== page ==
How to write a press release

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by
CharlesMac
Your avatar
CH
by
CharlesMac
How to write a press release

Press releases are one of a marketer’s most important tools. With roughly a half-hour of work, you can get exposure to thousands of potential customers. Despite their power, they are extremely simple to write. After getting a couple under your belt, you can almost do them in your sleep. If you are having difficulty writing a press release or essay, you can get the essay writing help.

Basic principles of A press release

Press releases should always be sent on company letterhead. If you don’t have letterhead, place your logo at the top of the page, centered. If you have neither letterhead nor a logo, do you need to send a press release out?

Press releases are written in AP style. The highest goal you can attain is getting your release printed verbatim in a newspaper; writing it in AP style makes this much more likely. If you’re not familiar with AP style, learn it.

Press releases should be short. They should be roughly 300–600 words, 800 at an absolute maximum. They should never exceed one page.

Paragraphs should be short; three sentences are a good length.

Anatomy of a press release

A press release can be broken down into a handful of elements.

Contact information
Headline
Sub-headline
Dateline
Lead
Supporting paragraph
Quote
More supporting paragraphs
Boilerplate
Contact information

In the upper right corner of the page, format your contact information as follows:


Name
Title
Address
Phone number
Mobile number
E-mail address
Web Address

Also, directly across from the contact information, write For Immediate Release.

Headline

The headline can be the hardest part; professionals get paid the big bucks to write a compelling headline. Write it after you write the body of your release, make sure you get the point of the release across and use keywords — your release will be published on the web, after all.

Headlines are written in title case: that is to say, all the words except articles and conjunctions are capitalized.

Your Headline Should Look Like This

Sub-headline

The subhead is optional; if you decide to write one, think of it as a slightly longer headline. Don’t repeat information; use this space to expand upon your headline. It should be noted that a subhead is a complete thought — it doesn’t depend on the headline.

Dateline

The dateline says when and where the press release was written.

Mytown, MS, July 8 —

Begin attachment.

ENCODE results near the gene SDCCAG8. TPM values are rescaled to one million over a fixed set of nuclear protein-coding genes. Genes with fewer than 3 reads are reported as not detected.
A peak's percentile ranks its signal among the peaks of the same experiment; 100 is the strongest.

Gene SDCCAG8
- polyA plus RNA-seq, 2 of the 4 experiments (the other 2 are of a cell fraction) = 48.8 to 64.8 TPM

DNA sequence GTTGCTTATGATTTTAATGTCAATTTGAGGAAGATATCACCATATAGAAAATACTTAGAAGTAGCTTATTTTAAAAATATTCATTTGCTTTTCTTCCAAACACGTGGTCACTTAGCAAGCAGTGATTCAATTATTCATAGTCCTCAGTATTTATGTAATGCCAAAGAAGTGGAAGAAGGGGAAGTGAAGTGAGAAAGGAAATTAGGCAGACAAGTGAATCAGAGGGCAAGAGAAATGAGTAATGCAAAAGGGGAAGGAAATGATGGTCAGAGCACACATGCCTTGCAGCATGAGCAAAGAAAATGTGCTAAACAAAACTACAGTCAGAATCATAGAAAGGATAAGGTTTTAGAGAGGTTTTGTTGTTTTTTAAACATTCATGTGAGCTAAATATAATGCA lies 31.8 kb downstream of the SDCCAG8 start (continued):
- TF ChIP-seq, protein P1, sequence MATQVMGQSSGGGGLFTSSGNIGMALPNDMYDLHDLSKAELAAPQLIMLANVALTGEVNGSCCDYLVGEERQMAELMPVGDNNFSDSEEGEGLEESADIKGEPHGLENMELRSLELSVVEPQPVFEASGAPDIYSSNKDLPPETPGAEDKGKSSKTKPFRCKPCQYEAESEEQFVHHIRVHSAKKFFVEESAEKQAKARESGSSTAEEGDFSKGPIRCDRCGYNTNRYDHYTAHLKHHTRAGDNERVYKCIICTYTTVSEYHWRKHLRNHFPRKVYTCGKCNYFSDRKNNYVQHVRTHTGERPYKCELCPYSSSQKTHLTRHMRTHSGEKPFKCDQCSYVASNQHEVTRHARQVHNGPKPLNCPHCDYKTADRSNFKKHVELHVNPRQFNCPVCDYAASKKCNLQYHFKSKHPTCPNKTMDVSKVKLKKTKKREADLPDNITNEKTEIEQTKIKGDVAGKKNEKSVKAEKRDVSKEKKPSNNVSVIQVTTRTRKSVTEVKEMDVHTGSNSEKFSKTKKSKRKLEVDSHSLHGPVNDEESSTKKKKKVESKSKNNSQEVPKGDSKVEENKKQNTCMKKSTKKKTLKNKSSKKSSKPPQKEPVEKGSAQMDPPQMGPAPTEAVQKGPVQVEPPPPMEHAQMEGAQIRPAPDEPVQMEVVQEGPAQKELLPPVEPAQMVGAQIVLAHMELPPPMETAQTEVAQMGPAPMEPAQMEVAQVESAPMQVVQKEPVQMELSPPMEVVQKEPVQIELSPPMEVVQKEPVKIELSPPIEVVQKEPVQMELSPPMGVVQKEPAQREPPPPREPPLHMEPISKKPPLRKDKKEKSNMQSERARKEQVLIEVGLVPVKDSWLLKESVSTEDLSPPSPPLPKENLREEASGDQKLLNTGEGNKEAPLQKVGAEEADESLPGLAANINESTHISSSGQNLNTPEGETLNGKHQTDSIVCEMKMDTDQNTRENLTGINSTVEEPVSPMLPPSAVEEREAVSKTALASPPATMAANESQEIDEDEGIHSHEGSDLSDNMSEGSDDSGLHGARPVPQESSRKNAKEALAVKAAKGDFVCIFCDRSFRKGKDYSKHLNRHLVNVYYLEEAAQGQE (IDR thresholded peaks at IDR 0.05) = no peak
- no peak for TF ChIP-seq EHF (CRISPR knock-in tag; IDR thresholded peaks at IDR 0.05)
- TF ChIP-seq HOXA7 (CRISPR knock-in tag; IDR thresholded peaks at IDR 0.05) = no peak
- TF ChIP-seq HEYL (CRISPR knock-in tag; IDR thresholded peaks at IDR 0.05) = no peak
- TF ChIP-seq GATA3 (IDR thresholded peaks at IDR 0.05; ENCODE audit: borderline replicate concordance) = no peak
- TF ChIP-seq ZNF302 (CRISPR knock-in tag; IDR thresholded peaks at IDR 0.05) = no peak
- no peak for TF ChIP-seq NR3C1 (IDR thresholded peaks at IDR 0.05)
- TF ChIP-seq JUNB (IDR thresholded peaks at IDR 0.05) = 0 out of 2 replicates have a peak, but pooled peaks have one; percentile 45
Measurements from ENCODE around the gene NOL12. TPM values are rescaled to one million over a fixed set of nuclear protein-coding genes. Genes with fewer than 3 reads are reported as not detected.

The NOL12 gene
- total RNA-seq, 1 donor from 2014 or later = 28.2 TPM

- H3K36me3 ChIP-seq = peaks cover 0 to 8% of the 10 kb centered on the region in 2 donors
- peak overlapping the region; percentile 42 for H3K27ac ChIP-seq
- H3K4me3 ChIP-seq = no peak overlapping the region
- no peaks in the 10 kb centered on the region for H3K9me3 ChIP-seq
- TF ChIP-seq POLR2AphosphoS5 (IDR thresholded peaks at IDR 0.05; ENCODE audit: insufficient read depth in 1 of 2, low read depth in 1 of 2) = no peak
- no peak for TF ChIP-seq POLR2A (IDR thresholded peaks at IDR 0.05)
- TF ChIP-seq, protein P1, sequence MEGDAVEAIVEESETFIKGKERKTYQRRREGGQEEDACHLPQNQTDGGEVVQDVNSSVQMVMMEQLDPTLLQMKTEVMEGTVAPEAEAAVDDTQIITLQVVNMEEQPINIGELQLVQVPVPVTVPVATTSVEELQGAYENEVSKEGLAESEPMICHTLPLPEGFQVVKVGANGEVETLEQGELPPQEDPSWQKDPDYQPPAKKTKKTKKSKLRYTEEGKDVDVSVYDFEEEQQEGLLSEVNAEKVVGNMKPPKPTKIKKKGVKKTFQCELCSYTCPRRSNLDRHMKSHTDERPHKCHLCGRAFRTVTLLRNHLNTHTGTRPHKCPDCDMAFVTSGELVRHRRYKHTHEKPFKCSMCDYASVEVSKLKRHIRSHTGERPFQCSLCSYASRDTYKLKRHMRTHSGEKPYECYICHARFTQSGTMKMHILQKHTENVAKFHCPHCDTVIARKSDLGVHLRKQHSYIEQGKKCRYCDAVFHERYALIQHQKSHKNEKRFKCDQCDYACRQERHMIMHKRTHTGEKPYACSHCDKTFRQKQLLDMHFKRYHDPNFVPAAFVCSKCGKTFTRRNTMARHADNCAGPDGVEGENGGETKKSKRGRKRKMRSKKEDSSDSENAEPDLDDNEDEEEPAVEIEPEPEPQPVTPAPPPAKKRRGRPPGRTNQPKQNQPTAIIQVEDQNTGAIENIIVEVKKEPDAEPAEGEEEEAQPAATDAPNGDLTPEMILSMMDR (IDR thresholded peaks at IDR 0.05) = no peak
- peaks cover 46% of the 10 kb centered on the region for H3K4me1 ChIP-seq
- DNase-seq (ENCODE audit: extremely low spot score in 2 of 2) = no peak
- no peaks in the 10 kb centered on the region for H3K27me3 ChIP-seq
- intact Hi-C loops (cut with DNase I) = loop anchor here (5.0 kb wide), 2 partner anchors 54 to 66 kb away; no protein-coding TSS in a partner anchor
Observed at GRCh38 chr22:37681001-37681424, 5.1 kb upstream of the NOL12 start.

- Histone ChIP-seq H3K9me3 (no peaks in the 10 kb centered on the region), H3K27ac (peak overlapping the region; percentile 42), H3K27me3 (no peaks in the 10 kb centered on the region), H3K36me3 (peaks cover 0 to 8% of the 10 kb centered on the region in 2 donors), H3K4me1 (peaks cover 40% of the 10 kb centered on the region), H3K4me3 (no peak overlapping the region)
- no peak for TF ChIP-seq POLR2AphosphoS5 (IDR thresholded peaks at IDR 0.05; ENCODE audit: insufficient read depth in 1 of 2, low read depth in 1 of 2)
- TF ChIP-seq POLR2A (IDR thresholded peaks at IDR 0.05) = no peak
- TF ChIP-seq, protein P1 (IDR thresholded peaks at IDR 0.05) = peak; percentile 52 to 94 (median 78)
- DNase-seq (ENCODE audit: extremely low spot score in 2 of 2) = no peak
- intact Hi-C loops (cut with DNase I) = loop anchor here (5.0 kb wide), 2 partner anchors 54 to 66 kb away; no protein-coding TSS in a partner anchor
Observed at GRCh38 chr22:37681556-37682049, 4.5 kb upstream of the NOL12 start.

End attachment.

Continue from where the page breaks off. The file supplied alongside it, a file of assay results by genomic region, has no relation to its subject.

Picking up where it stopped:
Some large cities do not require a state or country. Consult your AP style guide.

Lead

The lead sentence frontloads the information in the release. Often unwieldy, it contains all the most important information in the whole document: who’s doing it, what they’re doing, where they’re doing it, etc. In the same paragraph, spend a couple of sentences expanding on the lead.

Supporting paragraph

Here you have a little more room to expand on the lead. Explain what the release is about in crisp, well-written sentences.

Quote

As simple as it may seem, the quote is the difference between your release gaining traction and languishing in the slush pile. The human element is key, and many reporters will ignore a release without it.

Ideally, you’ll have a quote from someone outside your organization talking about how great whatever it is you’re doing is. At the very least, have a quote from someone within the organization talking about how happy he is that you finally have the opportunity to do it.

More supporting paragraphs
Expand and explain; tell a story. If the reader has gotten this far, they’ve already bought into some extent. Write one or two more paragraphs to give some background on the project.

Boilerplate

This paragraph tells the reader who you are and what you do. It remains the same in every release. As much as possible, it should be taken from your other media (website, brochures, etc.) to maintain a consistent image.

End the release with three centered hashes (###).

Final words

Make sure your release is grammatically perfect. Spelling mistakes, sentence fragments, and other errors will kill your chances of getting an article written from your release.

Your release should be written on an eighth-grade level. This is neither the time nor the place for linguistic flourishes; say what you’ve got to say and get out.

Keep a template handy with your contact information, dateline, and boilerplate. Press releases follow a simple formula so there’s no reason to start from scratch every time. Luckily for you, I’ve provided a Press release template that you can use. Just change the information and keep it handy.

Useful resources:

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